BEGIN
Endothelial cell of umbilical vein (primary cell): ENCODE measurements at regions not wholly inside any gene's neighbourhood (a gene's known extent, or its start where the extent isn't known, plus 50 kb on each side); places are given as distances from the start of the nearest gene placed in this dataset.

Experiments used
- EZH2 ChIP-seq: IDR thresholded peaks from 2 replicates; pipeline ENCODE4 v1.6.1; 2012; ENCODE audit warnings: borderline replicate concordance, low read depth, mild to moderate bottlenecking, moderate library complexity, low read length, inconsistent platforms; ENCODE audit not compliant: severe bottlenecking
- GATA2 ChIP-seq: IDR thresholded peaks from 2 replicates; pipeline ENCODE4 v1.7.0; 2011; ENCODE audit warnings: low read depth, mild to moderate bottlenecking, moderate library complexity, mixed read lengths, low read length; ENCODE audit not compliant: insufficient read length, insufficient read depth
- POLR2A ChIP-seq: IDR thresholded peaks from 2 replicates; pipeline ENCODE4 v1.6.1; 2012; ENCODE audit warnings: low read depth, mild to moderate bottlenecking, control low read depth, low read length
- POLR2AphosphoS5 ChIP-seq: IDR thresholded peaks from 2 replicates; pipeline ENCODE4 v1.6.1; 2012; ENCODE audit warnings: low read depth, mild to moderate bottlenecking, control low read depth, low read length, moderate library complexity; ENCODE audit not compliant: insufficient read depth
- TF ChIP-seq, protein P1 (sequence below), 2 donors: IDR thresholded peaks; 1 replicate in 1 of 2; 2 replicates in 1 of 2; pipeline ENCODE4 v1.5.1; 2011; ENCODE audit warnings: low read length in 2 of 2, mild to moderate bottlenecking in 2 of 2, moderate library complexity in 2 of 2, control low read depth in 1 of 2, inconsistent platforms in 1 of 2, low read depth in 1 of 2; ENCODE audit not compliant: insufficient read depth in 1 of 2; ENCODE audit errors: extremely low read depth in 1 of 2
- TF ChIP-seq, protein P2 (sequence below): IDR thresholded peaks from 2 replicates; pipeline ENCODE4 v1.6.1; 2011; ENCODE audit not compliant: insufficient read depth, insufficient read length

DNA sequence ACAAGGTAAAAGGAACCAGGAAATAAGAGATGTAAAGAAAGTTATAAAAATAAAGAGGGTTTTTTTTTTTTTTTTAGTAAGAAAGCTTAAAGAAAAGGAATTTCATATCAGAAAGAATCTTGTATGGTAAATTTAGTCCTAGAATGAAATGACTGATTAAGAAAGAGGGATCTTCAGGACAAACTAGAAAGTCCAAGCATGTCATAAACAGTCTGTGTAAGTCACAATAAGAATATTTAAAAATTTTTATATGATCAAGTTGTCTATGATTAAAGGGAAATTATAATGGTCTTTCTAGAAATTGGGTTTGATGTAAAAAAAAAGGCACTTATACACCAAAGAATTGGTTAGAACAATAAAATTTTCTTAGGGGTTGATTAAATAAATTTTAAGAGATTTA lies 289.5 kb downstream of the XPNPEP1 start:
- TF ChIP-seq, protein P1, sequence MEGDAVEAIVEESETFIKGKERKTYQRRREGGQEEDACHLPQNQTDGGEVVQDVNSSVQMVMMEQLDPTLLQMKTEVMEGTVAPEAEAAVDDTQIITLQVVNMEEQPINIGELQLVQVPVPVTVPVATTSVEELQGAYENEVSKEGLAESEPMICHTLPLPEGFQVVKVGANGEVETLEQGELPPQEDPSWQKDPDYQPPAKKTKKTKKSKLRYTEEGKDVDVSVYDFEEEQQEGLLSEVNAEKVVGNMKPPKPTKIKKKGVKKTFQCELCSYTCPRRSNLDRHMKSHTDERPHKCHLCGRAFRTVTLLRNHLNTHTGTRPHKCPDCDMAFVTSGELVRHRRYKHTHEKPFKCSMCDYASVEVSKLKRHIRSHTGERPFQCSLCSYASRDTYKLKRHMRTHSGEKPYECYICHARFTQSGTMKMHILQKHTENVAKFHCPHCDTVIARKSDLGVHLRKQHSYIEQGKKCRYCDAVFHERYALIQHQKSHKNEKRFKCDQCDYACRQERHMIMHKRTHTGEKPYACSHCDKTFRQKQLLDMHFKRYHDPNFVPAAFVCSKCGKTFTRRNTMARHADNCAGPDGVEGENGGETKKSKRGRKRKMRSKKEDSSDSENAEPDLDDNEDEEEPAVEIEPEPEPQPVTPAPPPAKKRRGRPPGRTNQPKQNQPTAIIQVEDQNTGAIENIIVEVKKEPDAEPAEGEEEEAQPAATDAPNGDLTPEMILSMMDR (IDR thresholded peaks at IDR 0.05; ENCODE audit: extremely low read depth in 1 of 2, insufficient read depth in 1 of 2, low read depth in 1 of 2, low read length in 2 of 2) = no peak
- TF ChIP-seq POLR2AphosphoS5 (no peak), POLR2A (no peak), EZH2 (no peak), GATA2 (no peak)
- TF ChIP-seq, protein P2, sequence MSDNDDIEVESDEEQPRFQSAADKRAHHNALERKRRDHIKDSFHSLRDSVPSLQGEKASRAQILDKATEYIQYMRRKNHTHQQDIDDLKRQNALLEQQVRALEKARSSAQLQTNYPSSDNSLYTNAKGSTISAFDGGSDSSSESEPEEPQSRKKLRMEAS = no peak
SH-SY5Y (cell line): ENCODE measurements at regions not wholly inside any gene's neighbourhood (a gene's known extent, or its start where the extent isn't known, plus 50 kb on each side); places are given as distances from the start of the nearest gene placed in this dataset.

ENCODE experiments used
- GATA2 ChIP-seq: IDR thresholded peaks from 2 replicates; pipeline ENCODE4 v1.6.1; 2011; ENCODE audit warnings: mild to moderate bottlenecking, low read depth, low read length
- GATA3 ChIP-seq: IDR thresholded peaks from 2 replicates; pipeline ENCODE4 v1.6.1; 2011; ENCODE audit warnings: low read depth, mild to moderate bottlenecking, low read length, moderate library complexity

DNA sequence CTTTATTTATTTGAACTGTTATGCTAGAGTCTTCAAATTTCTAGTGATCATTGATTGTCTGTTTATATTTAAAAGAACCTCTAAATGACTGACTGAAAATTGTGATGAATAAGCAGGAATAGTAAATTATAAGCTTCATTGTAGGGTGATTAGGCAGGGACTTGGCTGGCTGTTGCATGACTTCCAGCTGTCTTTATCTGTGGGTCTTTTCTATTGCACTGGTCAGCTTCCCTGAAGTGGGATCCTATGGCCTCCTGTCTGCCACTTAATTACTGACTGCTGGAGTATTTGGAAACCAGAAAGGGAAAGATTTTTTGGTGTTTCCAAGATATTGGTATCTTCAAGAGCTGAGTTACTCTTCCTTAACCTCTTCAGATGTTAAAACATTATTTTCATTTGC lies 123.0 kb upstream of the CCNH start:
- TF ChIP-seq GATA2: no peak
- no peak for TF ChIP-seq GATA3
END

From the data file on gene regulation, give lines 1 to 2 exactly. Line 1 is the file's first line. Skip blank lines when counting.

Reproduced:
Endothelial cell of umbilical vein (primary cell): ENCODE measurements at regions not wholly inside any gene's neighbourhood (a gene's known extent, or its start where the extent isn't known, plus 50 kb on each side); places are given as distances from the start of the nearest gene placed in this dataset.

Experiments used